LIL’ ED & THE BLUES IMPERIALS
Lil’ Ed Williams, though small in stature, is a true giant of the blues, and among the very last authentic of the West Side Chicago bluesmen.
From smoking slide guitar boogies to raw-boned Chicago shuffles to the deepest slow blues, guitarist/vocalist/songwriter Lil’ Ed is an awe-inspiring master. He and his blistering, road-tested band, The Blues Imperials — guitarist Mike Garrett, bassist James “Pookie” Young, and drummer Kelly Littleton — are celebrating nearly 25 amazing years together. Not since the heyday of Hound Dog Taylor & The HouseRockers has a Chicago blues band made such a consistently joyous, rollicking noise. Between the band’s wonderfully untamed music and Ed’s flying leaps, back bending, toe-walking through the audience, and sliding across the stage on his knees, it’s no wonder The Boston Globe called them “the world’s #1 house-rocking band.”
Lil’ Ed boasts a direct bloodline to blues history — his uncle and musical mentor was the great Chicago slide guitarist, songwriter, and recording artist J.B. Hutto. Adding to the legend is Ed’s storybook rise to fame, taking him from working in a car wash to entertaining thousands of fans all over the world. Born in Chicago in 1955, Ed grew up surrounded by the blues. He was playing guitar, then drums and bass, by the time he was 12. Ed and his half-brother Pookie received lessons and support from their uncle. “J.B. taught me everything I know,” says Ed. “I wouldn’t be where I am today without him.” Ed and Pookie spent their teen years making music together, and in 1975 formed the first incarnation of The Blues Imperials. They played their first gig at a West Side club called Big Duke’s Blue Flame, splitting the $6 take four ways. Over the next few years, the group played every club in the neighborhood, but they still needed day jobs to pay the bills. Ed worked 10 hours a day as a buffer at the Red Carpet Car Wash. Pookie drove a school bus. Night after night they played their roaring brand of blues in tiny clubs, and eventually the word reached Alligator Records president Bruce Iglauer.
What happened next is not supposed to happen. Not in real life anyway. The band — never having been in a recording studio before — treated the studio like a club, playing live to Iglauer, the engineer, and all the people on the other side of the control room glass. After Ed recorded just two songs, the Alligator staffers in the control room were on their feet begging for more. Two songs later, with Ed doing his toe-walks and back bends, even the engineer was dancing. Iglauer offered the band a full album contract on the spot. The end result of the session was 30 songs cut in three hours with no overdubs and no second takes. Twelve of those songs became the band’s debut album, Roughhousin’, released in September of 1986.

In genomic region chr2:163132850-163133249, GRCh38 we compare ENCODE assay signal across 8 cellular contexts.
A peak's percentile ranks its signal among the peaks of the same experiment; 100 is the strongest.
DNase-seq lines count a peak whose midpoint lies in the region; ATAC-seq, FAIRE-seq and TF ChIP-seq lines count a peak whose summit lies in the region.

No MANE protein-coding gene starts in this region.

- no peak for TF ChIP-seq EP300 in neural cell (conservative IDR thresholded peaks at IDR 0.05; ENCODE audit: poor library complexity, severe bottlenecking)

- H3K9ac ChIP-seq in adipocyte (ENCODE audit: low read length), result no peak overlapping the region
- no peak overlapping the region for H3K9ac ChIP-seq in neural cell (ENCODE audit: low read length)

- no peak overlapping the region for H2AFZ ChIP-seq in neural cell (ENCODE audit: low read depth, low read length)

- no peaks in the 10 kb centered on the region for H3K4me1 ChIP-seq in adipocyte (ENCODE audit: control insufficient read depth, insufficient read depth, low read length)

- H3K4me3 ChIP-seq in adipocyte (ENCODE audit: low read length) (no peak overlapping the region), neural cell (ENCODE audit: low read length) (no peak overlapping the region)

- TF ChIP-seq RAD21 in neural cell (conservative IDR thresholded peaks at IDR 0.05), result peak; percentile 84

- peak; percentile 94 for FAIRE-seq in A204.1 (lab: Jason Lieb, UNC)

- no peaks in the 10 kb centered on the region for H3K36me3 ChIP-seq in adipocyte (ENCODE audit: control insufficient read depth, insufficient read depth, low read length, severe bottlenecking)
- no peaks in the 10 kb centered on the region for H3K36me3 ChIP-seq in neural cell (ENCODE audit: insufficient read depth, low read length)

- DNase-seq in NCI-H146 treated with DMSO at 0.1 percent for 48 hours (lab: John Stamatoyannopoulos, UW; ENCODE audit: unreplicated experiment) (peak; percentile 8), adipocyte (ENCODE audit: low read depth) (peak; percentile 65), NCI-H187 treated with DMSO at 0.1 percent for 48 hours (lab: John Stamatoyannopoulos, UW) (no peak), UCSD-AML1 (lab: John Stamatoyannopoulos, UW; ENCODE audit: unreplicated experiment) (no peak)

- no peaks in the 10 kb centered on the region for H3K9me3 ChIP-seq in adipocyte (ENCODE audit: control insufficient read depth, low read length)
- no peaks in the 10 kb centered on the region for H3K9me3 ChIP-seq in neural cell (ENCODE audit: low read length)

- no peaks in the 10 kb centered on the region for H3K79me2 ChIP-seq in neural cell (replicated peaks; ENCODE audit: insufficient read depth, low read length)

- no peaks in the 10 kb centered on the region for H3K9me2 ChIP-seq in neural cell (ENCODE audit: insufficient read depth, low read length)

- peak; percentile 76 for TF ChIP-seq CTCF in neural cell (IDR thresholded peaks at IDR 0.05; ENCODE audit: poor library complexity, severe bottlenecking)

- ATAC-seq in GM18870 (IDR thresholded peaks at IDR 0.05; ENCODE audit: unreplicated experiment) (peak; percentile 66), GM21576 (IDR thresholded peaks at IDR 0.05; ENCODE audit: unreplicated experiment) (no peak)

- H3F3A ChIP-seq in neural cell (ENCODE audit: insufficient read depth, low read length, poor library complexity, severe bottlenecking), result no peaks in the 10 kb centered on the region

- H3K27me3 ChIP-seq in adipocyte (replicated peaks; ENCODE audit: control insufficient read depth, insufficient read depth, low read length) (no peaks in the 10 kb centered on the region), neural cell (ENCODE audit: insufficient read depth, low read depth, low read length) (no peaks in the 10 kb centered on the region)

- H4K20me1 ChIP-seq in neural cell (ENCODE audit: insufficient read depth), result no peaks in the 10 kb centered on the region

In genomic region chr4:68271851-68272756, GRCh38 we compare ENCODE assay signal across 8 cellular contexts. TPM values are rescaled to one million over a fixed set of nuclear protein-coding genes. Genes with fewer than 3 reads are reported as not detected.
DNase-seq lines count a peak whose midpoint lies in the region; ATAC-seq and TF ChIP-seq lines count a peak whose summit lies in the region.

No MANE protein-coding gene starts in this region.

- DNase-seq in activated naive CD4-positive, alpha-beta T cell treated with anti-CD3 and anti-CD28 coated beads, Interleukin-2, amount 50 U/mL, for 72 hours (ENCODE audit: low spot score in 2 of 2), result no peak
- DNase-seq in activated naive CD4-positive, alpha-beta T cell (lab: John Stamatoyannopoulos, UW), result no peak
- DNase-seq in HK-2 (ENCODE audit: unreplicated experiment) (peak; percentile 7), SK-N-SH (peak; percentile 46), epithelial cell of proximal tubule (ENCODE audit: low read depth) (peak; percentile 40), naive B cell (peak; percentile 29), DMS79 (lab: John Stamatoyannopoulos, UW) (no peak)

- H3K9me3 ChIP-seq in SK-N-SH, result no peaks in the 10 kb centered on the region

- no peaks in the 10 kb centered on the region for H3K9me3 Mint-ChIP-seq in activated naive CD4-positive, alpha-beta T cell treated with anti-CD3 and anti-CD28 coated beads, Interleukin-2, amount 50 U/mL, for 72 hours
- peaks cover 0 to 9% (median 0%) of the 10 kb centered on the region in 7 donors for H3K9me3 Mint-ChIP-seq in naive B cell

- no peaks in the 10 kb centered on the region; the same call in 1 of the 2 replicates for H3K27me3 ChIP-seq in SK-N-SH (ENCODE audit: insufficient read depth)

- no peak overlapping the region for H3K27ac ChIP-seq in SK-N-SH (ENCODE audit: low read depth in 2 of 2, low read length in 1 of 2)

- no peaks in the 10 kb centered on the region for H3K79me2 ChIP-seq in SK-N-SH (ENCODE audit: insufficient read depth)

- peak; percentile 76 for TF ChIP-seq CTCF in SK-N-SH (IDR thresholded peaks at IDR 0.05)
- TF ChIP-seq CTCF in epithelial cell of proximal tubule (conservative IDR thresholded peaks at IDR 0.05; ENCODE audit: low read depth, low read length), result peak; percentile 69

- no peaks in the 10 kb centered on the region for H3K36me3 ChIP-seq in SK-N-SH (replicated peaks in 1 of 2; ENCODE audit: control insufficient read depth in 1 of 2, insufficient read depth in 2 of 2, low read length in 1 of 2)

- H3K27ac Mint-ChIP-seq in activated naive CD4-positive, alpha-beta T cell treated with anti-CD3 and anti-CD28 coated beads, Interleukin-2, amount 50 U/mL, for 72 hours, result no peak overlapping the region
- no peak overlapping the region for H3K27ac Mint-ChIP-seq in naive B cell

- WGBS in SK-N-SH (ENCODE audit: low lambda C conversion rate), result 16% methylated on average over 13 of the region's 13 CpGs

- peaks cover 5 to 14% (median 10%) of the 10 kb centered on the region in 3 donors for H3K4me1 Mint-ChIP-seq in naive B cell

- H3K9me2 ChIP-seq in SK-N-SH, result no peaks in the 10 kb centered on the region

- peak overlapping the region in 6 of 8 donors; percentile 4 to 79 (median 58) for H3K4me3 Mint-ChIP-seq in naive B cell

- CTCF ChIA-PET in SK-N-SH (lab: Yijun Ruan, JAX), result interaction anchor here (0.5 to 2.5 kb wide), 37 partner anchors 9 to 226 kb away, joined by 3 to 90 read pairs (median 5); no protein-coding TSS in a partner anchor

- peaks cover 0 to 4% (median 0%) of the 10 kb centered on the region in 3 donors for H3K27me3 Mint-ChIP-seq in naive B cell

The national press reacted with overwhelming amazement. Feature stories ran in Spin, Musician, The New York Times, The Los Angeles Times, The Washington Post, The Boston Globe, The Chicago Tribune, and dozens of other publications. The Village Voice declared, “Roughhousin’ just may be the blues album of the year.” Quickly, the band went from playing local bars to clubs, concert stages and festivals coast to coast, giving national audiences their first taste of the band’s propulsive boogie blues and wild stage show. Spurred on by the band’s rowdy performances, a legion of fanatical fans, proudly calling themselves “Ed Heads,” eagerly spread the word. Lil’ Ed And The Blues Imperials’ next two releases, 1989’s Chicken, Gravy & Biscuits and 1992’s What You See Is What You Get, brought them to more people than ever before. They toured Australia, then went back to Europe before joining The Alligator Records 20th Anniversary Tour.
But after years on the road, the stress of touring and recording began to take its toll. Ed broke up the band and, for the first time, truly put his life together. After defeating his personal demons, Lil’ Ed reformed The Blues Imperials in 1998, to the great delight of blues fans everywhere. They returned home to Alligator and released Get Wild! in 1999 and Heads Up! in 2002 to widespread enthusiasm. 2006’s Rattleshake brought Ed and company to their largest audience. Now, with latest release Full Tilt and a schedule that will take the band on another non-stop tour across the country and across the ocean, Lil’ Ed And The Blues Imperials will continue to rock Ed Heads, both old and new, all around the world.
Lil’ Ed & The Blues Imperials appear at 6p.m. Sunday, April 18 at the Beach Shack (1 Minutemen Cswy., Cocoa Beach; 783-2250). Visit Lil’ Ed and the band online at: www.liledwilliams.com.